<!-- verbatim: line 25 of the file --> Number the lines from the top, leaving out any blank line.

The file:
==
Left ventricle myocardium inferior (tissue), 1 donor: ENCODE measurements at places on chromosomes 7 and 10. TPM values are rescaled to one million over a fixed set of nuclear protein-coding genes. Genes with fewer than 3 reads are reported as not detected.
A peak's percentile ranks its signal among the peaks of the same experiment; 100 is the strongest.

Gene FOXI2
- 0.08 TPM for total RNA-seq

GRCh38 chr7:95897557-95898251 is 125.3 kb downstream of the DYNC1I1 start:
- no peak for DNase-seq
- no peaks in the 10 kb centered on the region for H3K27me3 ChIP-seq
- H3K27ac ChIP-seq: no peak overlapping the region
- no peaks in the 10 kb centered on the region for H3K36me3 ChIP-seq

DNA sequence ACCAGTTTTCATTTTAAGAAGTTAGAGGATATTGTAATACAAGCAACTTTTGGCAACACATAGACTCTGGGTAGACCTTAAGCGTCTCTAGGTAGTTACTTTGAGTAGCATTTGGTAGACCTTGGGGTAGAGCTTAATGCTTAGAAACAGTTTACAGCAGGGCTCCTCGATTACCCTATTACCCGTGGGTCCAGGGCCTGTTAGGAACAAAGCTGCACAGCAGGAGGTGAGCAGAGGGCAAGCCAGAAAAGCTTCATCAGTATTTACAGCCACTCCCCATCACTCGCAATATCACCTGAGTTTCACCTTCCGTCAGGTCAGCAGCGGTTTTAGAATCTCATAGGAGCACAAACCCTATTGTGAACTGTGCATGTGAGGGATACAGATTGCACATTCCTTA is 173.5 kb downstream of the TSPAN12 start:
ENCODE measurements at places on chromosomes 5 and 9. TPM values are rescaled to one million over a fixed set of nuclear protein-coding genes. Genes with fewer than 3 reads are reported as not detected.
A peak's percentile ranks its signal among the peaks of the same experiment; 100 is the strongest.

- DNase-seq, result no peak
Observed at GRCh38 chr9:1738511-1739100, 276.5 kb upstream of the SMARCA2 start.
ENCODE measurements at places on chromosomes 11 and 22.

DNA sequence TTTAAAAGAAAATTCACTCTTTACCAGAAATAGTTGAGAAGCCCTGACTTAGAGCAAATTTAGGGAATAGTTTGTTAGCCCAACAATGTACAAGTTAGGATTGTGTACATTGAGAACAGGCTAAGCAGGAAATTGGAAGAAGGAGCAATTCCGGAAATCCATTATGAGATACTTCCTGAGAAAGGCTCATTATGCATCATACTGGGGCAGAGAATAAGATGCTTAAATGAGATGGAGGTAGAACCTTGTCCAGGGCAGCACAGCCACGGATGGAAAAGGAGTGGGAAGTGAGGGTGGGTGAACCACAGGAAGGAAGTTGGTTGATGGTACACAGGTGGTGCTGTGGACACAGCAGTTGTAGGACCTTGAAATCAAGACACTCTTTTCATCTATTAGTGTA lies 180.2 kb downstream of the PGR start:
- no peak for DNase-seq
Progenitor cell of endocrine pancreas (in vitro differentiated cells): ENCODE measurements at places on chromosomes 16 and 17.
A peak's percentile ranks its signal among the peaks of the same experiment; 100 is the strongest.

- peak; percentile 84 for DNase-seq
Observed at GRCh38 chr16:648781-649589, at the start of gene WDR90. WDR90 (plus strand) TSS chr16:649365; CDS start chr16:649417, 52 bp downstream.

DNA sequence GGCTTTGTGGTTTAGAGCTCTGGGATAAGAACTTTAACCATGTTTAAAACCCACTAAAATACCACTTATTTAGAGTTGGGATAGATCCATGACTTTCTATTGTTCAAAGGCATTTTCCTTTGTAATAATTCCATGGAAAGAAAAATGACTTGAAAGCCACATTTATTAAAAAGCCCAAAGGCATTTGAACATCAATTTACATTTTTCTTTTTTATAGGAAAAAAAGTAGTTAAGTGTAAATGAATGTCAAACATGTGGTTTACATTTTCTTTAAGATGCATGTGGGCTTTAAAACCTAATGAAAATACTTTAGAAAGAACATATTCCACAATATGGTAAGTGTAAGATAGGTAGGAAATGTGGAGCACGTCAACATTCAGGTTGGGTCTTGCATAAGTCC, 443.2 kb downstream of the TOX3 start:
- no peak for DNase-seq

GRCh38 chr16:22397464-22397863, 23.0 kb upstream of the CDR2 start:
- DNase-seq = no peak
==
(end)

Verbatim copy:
- DNase-seq = no peak